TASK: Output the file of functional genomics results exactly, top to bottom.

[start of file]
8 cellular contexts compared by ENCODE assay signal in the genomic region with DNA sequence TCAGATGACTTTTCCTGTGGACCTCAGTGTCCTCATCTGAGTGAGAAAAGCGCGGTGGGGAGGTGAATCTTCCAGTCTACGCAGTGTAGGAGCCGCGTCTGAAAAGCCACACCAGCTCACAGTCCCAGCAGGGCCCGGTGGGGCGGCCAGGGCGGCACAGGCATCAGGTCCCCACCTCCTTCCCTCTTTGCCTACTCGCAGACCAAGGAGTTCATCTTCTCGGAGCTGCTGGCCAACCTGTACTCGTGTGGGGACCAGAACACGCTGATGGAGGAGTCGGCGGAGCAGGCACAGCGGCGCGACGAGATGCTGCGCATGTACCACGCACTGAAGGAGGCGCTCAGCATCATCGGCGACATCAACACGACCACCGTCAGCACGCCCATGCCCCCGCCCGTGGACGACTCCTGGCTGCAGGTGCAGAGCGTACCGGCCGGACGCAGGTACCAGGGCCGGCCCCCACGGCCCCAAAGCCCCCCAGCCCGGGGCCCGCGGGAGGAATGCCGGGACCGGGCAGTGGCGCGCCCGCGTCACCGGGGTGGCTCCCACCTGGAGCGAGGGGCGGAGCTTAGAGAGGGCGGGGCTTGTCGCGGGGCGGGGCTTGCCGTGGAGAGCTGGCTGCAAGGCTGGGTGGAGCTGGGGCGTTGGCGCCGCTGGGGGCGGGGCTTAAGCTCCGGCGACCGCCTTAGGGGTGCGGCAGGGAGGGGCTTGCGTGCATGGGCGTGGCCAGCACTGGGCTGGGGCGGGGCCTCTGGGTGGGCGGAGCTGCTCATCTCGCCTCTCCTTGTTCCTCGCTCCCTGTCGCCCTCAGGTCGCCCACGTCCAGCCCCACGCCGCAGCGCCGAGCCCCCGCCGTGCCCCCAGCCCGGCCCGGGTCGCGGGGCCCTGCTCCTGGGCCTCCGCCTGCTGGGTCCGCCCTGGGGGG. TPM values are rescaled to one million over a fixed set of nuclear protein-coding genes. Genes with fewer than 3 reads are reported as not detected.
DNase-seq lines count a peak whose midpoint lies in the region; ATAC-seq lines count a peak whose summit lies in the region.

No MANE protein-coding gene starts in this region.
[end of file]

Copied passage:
8 cellular contexts compared by ENCODE assay signal in the genomic region with DNA sequence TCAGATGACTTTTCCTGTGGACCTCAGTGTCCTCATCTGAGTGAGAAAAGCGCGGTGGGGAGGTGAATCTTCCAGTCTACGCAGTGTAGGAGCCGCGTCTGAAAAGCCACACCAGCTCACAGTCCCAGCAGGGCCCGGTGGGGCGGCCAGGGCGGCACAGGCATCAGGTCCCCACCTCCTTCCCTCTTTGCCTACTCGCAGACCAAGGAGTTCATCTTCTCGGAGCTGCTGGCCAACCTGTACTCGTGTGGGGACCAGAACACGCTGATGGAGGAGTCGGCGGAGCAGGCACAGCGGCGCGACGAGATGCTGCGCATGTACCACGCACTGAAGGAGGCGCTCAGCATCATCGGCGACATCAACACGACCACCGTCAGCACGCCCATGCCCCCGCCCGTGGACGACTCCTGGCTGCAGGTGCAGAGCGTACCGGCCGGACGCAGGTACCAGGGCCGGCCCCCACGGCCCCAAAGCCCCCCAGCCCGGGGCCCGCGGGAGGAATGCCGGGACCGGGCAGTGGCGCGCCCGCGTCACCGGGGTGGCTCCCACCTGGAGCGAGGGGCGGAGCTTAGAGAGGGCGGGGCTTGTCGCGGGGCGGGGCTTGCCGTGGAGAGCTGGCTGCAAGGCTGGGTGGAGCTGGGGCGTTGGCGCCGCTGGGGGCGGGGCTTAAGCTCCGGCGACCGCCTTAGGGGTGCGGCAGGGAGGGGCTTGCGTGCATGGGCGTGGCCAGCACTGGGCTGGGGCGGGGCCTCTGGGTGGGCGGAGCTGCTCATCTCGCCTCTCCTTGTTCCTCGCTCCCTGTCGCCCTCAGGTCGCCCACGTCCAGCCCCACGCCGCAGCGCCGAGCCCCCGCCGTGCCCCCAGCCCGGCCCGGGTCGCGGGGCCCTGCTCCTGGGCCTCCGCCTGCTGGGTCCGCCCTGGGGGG. TPM values are rescaled to one million over a fixed set of nuclear protein-coding genes. Genes with fewer than 3 reads are reported as not detected.
DNase-seq lines count a peak whose midpoint lies in the region; ATAC-seq lines count a peak whose summit lies in the region.

No MANE protein-coding gene starts in this region.